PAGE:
The ABC was full of people sailing yacht’s for a change, so we got out of the way and loaded up for a speedy departure at 9am. The original plan was to head for Beaufort and shelter, but that was reliant on getting around the corner and into that more sheltered water. The wind couldn’t make it’s mind up and was coming from the north, due east on a south westerly bearing. The waves got bigger, bags were moved inside, the DM was lashed to the mast and we hung on as we were tossed about. With spindrift in his hair, a face full of spume and the taste of salt in his nostrils and mouth, Paul decided we should head for Shek Ho. Then it started to rain and get more windy. Rain pelted through the boat, stinging eyes, cracking timbers, knuckles white on the wheel the captain said, “she cannea take any more” in more a Cantonese accent and we decided to head for Tai Tam. Mike, always a rock in a tight spot was complaining about the rough tossing - too much rigging in the frigging. Paul couldn’t see with all the salt in his eyes. Visibility down to 30 metres, bodies sliding about. There was nothing else for it. It couldn’t get any worse, until someone put the music on. No points for guessing who.
We arrived at the mouth of Tai Tam Bay on the east side, just inland of a pill box. The anchor was dropped and the wind and rain stopped. The dive gods had conspired to bring us to this site. Never dived before, could there be something we had missed in all the years in Hong Kong. Had a hand from above moved us to this spot, was there something that fate had conspired to align the stars on this day. Maybe a site that would go down on the annals of history (I spelled this right). I could build this up a bit more, but no it was a rubbish site. But don’t let me spoil the story - Oh I just did.
Wave one the camera (not the real ale beardy people) divers went in. There was a bit of current (more of that later) and we swam towards the shore. We kept swimming and saw sand, vast tracts of sand, as far as the eye could see (about 2 metres). Sand everywhere, 25 minutes of sand, then even more, then a rock. Over joyed we took a picture. Eventually we found a few rocks and octopus and an odd fish. There was also a lot of broken Chinese crockery, some of it was old.
The site is shallow, 8 metres under the boat going slowly up to around 3 metres and rocks and cliff. There isn’t too much rock until close to the shore and at shallow depth. The sand is flat, with wave ripples as you get closer in. Being so shallow, most of us were managing an hour without any problem on an 8.5 litre tank. Coming up mainly because it was too exciting down below.
The second wave decided they would explore the rocks around the base of the pill box. I suspect our civil engineer and concrete specialist was trying to determine if this was neoclassical British bunker design or the mock Tudor and pebble dashed flying buttress favoured by the Japanese. It wasn’t long before divers surfaced to look at the construction and gather the “fragmented” group together. At which point, the current on the point started to move them swiftly out to sea. After a conflab, they went for the “out swim the current on the bottom” technique. Nil points, they came up even further around the corner a few minutes later. The boat was moved and after a fashion all were safely gathered in. Surface snorkeler having lost a fin in the process. Grrr.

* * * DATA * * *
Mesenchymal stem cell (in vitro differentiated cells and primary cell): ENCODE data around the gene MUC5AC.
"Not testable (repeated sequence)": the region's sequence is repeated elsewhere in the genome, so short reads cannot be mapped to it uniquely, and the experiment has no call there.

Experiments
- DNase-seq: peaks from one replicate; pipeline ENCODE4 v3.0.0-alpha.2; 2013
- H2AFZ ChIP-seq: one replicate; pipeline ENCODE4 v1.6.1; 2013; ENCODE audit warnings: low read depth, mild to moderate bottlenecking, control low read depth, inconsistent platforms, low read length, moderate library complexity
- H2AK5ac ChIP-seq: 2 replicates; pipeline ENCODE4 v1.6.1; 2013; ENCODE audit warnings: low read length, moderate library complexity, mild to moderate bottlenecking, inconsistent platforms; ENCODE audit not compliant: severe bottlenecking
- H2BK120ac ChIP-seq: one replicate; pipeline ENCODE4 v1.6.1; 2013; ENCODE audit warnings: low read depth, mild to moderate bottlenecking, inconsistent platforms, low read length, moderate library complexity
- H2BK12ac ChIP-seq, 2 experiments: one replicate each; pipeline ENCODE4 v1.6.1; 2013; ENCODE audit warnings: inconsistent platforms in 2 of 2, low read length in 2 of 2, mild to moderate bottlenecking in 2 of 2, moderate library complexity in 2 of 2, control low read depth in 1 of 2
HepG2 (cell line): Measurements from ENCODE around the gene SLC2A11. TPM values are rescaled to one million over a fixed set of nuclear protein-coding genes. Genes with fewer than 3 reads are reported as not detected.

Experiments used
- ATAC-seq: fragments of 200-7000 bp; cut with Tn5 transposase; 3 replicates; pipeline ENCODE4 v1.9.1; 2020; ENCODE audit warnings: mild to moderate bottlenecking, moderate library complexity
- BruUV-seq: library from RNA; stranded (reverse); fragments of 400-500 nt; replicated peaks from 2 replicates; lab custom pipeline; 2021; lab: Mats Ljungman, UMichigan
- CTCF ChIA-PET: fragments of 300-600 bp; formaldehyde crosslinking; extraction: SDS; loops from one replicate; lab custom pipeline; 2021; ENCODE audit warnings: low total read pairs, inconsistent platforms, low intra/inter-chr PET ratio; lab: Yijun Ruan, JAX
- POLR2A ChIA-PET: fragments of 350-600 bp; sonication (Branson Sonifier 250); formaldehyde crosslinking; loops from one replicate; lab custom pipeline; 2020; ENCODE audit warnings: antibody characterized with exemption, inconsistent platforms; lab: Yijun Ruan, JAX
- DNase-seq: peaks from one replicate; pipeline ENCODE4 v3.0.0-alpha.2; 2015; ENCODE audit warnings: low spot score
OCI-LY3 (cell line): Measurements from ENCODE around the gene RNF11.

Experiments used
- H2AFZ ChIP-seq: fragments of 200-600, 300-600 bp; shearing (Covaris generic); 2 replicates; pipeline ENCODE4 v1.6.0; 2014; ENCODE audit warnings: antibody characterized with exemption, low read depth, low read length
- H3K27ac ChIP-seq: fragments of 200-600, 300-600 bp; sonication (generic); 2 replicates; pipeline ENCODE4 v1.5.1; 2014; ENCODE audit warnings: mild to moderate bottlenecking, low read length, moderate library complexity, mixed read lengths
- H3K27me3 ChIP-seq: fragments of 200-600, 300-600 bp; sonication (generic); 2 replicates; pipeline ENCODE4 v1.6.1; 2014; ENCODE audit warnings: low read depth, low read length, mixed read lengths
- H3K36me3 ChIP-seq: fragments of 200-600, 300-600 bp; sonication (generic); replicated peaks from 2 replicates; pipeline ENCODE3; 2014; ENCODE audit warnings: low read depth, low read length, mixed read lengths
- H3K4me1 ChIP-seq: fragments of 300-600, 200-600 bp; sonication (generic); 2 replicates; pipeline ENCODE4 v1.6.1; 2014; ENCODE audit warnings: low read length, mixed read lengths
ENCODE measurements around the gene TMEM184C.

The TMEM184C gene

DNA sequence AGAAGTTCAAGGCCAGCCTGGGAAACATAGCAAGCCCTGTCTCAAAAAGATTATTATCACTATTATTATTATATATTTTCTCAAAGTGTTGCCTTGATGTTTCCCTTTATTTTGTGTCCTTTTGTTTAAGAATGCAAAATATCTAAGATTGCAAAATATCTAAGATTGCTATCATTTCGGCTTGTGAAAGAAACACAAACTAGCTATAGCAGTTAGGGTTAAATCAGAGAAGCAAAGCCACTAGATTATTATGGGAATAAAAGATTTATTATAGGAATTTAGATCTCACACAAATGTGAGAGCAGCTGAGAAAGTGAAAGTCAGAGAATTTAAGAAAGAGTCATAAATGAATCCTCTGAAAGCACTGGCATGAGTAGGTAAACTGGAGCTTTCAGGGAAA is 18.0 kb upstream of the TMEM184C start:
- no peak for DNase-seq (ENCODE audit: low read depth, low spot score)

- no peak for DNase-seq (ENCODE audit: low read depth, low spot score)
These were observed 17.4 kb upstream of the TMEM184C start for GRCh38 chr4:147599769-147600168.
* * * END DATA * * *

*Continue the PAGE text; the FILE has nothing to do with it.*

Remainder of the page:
Back for the second dive, most people kept away from the current whipping around the headland by the pill box. The photogenic’ s team went for an inland pattern and after the obligatory 20 minutes of sand, found some rocks. There was a prawn on an anemone. A long length of fishing net with a well disguised cuttle fish hiding on top. There were a few different types of crab, an odd stripy grouper, butterfly fish, rabbit fish, an illusive moray, flat worm and octopus again. All a bit thin so far as sea life. Other groups reported flute fish and octopus and similar stuff. There was odd bits of hard coral but not a lot.
Everyone back on-board and the band played on, but we didn’t sink. The passage back was much better and there was beer. Through the day the wind dropped and the sun came out. We have a new joiner to the Club despite the rocky start to the trip, Pam. A successful day in testing conditions and another site option, if desperate, close to Aberdeen. It beats middle Island, just. Thanks to DM Paul, ADM’s Maddy (who handled the rescue with aplomb) Simon and the rest of the crew.